But my sister went to Temple University, so I spent a lot of time in Philly.
Ten years after that, his sister Dakota was killed in a L.A. pedestrian accident.
And her half-brother, Merrill Metzger, told the Tucson Weekly that his sister deserves the death penalty.
He was waiting for his mother and sister so they could also leave the shelter and see the state of their apartment.
Those were the famous last words of tech visionary Steve Jobs, according to his sister, Mona Simpson.
"But his sitting there eating in that—that shirt—" said his sister.
“It is rather odd that one sister should have all the beauty,” said Sophia.
Never mind, Allyn, sister will come in a few minutes and put your nightie on.
However this might be, he was as amicable with Margaret as his mother was with her sister.
"When you see my sister, Princess Mary, you'll get on with her," he said.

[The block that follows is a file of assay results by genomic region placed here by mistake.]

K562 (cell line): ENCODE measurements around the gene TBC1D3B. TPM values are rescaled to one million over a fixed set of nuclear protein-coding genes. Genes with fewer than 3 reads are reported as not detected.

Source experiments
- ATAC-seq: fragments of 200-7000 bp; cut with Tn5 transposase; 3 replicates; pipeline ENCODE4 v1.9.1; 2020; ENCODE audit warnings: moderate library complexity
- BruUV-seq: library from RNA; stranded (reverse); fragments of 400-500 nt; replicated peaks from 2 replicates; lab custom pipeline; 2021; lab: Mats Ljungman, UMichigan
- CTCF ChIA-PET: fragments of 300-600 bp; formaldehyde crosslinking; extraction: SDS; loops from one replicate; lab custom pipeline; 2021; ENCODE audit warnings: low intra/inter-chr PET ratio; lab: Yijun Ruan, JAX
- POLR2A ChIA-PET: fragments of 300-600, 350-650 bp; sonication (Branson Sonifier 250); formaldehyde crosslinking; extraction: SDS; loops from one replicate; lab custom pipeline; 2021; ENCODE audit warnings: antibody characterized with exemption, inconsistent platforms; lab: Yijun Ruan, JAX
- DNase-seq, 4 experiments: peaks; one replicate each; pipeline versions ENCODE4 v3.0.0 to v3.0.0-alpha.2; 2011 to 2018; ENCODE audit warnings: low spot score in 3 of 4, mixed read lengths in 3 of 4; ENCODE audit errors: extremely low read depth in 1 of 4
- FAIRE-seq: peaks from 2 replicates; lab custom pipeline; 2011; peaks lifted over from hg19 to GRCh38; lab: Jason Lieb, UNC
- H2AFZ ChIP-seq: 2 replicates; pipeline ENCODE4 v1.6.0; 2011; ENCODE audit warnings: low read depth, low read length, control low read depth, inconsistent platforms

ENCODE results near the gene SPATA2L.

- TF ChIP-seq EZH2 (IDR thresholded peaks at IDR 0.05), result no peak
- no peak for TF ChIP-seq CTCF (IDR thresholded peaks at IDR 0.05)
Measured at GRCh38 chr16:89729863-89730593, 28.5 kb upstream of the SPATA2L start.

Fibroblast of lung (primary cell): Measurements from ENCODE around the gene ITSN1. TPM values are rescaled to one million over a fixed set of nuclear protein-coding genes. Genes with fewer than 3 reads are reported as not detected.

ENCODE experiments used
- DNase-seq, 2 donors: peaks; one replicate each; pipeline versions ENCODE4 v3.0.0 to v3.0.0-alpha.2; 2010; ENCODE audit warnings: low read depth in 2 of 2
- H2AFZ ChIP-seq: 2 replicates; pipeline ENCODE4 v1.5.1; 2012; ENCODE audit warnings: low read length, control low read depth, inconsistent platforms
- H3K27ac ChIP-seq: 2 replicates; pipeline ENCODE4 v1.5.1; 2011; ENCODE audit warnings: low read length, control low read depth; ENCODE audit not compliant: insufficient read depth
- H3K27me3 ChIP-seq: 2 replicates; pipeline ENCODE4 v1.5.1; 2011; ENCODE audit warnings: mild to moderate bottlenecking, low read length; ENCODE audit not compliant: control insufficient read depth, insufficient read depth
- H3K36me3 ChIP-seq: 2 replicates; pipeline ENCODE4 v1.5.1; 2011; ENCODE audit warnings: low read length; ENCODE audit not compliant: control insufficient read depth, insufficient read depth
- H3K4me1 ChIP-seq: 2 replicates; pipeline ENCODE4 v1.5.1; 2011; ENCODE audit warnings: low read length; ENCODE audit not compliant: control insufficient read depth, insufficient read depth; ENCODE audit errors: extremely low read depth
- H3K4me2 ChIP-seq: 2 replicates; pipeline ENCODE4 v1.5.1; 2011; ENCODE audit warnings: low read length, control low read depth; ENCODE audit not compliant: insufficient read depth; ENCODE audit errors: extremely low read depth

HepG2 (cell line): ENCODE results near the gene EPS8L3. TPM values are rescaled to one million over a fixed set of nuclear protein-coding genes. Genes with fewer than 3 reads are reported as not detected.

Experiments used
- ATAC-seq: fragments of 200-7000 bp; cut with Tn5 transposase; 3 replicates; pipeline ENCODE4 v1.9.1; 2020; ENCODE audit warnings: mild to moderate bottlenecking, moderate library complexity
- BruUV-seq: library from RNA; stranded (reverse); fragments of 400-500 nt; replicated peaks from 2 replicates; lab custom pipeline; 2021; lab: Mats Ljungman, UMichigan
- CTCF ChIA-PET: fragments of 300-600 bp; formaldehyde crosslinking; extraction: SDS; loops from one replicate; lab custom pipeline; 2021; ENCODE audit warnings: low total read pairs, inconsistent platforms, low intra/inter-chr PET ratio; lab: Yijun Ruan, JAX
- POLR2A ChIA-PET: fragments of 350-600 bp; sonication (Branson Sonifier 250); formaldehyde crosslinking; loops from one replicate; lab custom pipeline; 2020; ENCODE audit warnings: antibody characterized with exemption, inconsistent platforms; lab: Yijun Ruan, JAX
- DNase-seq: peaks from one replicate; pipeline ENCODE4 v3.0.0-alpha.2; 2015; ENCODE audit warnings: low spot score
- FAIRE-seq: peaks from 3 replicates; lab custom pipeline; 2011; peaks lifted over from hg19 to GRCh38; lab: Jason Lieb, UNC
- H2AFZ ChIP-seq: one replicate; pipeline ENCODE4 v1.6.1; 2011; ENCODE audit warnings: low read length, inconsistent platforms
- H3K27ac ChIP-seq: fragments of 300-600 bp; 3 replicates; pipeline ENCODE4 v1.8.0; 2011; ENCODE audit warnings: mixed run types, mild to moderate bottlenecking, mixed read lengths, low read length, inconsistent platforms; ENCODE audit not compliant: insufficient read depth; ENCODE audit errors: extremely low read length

mid-13c., from Old English sweostor, swuster "sister," or a Scandinavian cognate (Old Norse systir, Swedish syster, Danish søster), in either case from Proto-Germanic *swestr- (cf. Old Saxon swestar, Old Frisian swester, Middle Dutch suster, Dutch zuster, Old High German swester, German Schwester, Gothic swistar).
These are from PIE *swesor, one of the most persistent and unchanging PIE root words, recognizable in almost every modern Indo-European language (e.g. Sanskrit svasar-, Avestan shanhar-, Latin soror, Old Church Slavonic, Russian sestra, Lithuanian sesuo, Old Irish siur, Welsh chwaer, Greek eor). French soeur "a sister" (11c., instead of *sereur) is directly from Latin soror, a rare case of a borrowing from the nominative case.
According to Klein's sources, probably from PIE roots *swe- "one's own" + *ser- "woman." For vowel evolution, see bury. Used of nuns in Old English; of a woman in general from 1906; of a black woman from 1926; and in the sense of "fellow feminist" from 1912. Meaning "female fellow-Christian" is from mid-15c. Sister act "variety act by two or more sisters" is from vaudeville (1908).